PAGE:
Desert Tortoise Ecology in Joshua Tree National Park

Science Center Objects

Agassiz’s desert tortoises (Gopherus agassizii) approach the southern edge of their mostly Mojave Desert range near Joshua Tree National Park. Modern desert tortoise research started in the Park in 1978 when the first tortoise population census was conducted on a one square mile area in the Pinto Basin known as the “Barrow Plot.” U.S. Geological Survey research began at the plot in 1997 and continued intermittently until 2012, providing important long-term data on variation in population size and survivorship of long-lived tortoises during a period of widely variable environmental conditions. As a threatened species under the Endangered Species Act, resource managers need information on how best to manage for healthy tortoise populations. Other long-term research is focused on tortoise populations living near the mouth of Cottonwood Canyon in the Sonoran Desert portion of the Park. Research at Cottonwood examined the behavior, movements and reproductive ecology of tortoises using radio-telemetry and X-radiography. Scientists from the U.S. Geological Survey and the National Park Service have a long history of collaboration on tortoise research at Joshua Tree National Park.

Background & Importance

Agassiz’s desert tortoise populations are declining across their vast range in the Mojave and Sonoran deserts of Arizona, California, Nevada and Utah. Research is needed by resource management agencies to help recover populations and ultimately delist them from their status as threatened species under the Endangered Species Act. Research is also needed to understand how populations will respond to utility-scale solar and wind energy development in desert tortoise habitat and to understand how they will respond to climate change. Large areas of the Southwestern Desert are developed or slated for development of large renewable energy projects, often requiring relocation of tortoises with results that are not always predictable. This research also supports the monitoring requirements for desert tortoises under the Coachella Valley Multiple Species Habitat Conservation Plan.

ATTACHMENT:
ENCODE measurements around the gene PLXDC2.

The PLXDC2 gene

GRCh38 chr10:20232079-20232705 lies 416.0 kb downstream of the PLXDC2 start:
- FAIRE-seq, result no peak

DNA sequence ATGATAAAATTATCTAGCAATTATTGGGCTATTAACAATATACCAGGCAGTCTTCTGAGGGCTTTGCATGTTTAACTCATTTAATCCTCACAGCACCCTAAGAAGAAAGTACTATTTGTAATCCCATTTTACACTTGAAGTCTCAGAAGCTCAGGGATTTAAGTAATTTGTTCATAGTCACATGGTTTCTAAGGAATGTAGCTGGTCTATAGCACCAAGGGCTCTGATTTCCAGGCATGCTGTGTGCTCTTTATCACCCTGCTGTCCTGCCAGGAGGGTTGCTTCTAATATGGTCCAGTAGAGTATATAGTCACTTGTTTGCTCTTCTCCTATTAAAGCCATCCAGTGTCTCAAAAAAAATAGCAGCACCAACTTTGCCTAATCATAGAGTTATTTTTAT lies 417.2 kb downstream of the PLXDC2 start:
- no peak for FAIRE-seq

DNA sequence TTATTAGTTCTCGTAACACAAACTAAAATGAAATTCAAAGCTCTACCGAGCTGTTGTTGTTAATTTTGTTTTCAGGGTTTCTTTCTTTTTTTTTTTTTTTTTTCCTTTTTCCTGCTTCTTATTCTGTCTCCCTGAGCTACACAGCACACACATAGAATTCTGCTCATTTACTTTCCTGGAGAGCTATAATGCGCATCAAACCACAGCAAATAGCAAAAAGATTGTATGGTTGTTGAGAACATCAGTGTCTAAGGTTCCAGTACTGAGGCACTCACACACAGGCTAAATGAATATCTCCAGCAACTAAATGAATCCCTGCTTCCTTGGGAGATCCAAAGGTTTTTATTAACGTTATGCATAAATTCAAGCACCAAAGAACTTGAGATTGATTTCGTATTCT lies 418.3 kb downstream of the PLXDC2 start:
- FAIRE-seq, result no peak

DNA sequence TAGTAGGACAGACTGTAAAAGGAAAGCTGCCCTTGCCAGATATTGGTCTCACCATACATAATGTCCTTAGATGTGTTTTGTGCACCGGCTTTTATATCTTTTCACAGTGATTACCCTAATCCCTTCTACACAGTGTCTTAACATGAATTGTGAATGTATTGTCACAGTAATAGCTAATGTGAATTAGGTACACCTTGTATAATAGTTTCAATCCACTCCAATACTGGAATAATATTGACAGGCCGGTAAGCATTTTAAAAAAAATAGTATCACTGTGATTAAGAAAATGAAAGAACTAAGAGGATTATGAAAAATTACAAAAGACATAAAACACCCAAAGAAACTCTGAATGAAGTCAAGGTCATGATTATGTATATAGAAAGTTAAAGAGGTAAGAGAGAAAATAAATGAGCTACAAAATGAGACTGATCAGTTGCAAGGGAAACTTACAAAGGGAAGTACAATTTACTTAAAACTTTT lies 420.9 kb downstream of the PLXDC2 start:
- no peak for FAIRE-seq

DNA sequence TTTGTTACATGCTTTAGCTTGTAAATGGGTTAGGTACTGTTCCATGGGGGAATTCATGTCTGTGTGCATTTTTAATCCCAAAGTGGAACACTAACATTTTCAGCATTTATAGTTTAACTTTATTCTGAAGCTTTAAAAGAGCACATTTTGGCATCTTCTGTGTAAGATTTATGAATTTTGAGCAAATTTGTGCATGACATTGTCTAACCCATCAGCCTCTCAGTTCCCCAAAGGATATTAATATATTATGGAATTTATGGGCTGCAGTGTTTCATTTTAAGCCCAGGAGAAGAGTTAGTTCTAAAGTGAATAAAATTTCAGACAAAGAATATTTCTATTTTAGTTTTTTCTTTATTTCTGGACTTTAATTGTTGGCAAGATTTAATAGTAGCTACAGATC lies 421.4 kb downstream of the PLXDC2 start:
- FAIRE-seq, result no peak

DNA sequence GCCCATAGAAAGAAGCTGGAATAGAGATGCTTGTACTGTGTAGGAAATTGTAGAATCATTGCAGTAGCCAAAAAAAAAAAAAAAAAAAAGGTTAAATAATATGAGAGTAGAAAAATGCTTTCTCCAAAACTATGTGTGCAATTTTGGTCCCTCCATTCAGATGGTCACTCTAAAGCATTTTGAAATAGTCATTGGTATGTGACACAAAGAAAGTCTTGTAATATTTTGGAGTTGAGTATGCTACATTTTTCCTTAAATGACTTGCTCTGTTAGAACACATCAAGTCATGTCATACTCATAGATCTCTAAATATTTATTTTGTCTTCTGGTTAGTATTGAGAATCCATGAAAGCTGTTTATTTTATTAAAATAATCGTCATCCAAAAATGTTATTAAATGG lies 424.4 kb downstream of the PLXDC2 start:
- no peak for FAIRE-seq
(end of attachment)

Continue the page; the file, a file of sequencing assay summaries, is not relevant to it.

Yellow poppies flowering in Joshua National Park

If winter rains are adequate, the Sonoran Desert in Joshua Tree National Park springs to life with wildflowers like these desert dandelions. Wildflowers are an important source of food and moisture for desert tortoises and may only be available for a few weeks of the year before they dry out and lose much of their nutritional value. (Credit: Shellie Puffer, USGS. Public domain.)

General Methods